from the May issue of "Maverick Country" magazine.

Tammy Cochran -- Where I Am -- Straybranch Records 45693

****1/2
Triumphant return by one of Nashville’s finest and criminally over-looked female country vocalists
The executives at Sony Nashville, who made the decision a couple of years ago to drop Tammy Cochran from their Epic imprint should be ashamed of themselves. The best hard-country female singer in Nashville today, Tammy carries the torch of legendary vocalists such as Loretta Lynn, Tammy Wynette, Jean Shepard and Connie Smith. She is the real deal, possessing a no-hold-barred emotional voice that cuts right through to your very heart and soul. Now taking the indie-label route, the aptly titled WHERE I AM is the country album that Faith Hill never made. Quite different to Tammy’s self-titled Epic debut and the follow-up, 2002’s LIFE HAPPENED, all dozen songs are Tammy’s own songs, mainly co-writes with Patricia Gray. Tastefully emotional and impressively grounded in reality, the album chronicles the ups-and-downs of romantic relationships. This is not the sugar-coated variety of country served up by the likes of Shania, LeAnn or SheDaisy. Tammy Cochran makes you feel the pain and hurt of rejection, a broken heart and frustration. It’s not all as heavy as it might at first seem, as Tammy takes a positive look at those first few days of falling in love with the upbeat Ride of Your Life, a theme that is also to the fore with album closer, Chemistry.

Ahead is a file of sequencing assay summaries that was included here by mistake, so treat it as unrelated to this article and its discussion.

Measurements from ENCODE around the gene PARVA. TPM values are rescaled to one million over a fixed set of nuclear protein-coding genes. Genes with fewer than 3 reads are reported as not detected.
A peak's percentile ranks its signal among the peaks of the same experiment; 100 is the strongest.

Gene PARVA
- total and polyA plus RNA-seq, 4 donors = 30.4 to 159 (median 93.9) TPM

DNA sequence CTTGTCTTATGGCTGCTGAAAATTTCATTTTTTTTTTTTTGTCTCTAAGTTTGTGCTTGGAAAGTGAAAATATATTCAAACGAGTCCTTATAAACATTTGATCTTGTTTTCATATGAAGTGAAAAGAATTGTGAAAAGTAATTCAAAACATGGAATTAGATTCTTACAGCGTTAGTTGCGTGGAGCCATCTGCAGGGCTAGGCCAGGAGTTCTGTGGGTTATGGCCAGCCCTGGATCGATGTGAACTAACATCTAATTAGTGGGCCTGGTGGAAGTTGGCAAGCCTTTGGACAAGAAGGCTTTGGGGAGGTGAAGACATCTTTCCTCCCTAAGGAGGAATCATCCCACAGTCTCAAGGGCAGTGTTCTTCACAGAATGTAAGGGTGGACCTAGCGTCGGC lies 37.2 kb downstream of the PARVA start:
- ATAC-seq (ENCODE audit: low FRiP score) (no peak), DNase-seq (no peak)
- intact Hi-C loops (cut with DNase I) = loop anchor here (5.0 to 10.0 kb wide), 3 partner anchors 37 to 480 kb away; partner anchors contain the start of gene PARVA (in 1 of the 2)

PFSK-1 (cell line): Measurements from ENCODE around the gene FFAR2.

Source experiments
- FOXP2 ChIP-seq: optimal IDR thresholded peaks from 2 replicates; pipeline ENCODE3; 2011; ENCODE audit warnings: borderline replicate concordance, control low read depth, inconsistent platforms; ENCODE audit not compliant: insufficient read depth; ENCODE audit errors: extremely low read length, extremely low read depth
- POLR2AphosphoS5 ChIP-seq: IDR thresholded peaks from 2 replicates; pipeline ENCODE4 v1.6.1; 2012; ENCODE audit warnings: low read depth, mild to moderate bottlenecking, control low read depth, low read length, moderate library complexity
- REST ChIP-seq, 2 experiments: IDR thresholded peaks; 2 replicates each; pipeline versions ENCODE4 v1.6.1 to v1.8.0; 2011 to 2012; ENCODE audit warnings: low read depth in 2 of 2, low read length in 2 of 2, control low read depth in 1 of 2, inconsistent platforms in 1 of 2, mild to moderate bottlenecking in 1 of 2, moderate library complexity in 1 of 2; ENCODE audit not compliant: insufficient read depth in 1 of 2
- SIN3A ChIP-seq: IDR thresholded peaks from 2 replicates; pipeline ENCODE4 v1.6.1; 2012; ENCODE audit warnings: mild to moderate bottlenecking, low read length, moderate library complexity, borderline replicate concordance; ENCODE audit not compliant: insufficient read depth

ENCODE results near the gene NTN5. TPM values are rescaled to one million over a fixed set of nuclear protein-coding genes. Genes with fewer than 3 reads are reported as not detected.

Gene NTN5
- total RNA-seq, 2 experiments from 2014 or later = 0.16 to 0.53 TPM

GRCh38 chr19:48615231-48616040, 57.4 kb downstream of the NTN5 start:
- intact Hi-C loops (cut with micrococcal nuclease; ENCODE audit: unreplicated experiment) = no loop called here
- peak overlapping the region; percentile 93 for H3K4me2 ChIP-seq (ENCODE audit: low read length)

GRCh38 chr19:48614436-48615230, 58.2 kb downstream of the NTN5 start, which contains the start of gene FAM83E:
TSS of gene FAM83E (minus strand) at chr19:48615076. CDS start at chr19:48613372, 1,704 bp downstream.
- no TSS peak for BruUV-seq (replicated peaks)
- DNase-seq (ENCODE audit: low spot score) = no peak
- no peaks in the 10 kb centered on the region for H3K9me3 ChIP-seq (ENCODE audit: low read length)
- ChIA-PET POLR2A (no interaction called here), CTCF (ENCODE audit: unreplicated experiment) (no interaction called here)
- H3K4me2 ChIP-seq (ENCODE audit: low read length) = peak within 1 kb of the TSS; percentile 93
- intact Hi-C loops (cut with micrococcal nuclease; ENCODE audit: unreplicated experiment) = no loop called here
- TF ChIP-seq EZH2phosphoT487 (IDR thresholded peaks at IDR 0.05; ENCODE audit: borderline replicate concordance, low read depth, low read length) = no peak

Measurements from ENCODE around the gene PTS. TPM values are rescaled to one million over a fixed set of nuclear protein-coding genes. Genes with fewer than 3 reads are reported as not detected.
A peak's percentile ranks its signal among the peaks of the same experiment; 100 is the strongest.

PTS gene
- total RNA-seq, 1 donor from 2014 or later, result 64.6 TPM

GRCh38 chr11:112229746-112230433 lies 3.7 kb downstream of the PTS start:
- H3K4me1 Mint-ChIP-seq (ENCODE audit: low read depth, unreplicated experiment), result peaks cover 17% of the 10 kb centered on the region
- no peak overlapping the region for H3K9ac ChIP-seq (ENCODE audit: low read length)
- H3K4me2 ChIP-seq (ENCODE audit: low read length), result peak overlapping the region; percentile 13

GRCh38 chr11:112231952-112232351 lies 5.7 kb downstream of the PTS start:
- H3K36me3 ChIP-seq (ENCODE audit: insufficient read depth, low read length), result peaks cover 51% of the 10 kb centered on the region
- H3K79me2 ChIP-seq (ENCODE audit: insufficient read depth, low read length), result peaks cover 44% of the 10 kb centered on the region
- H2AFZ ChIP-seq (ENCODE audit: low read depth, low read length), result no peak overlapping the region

But mainly Tammy follows a sad trail of betrayal and sorrow. As Soon As I’m Over You, uses a sultry, jazzy setting to convey emotional connection with a slightly optimistic edge. In Our House typifies the album’s quality. Brimming with visual imagery, it chronicles the hidden heartbreak of domestic abuse. She performs it flawlessly, using dynamics to emphasise the song’s inherent drama. In the process, she instinctively manages to call attention to the song without making herself the focal point. Long Way Down ably plums the heartbreak of deception, Highwire has a dark, mysterious quality before moving into an upbeat vibe that suggests the feistiness of Loretta Lynn, while the tear-drenched Gone is remindful of her namesake, Tammy Wynette. Not for the fainthearted or those who insist that country music must at all times be foot-tapping and infectious, this is deeply-wrought, emotional music full of heartache and an inherent sadness. AC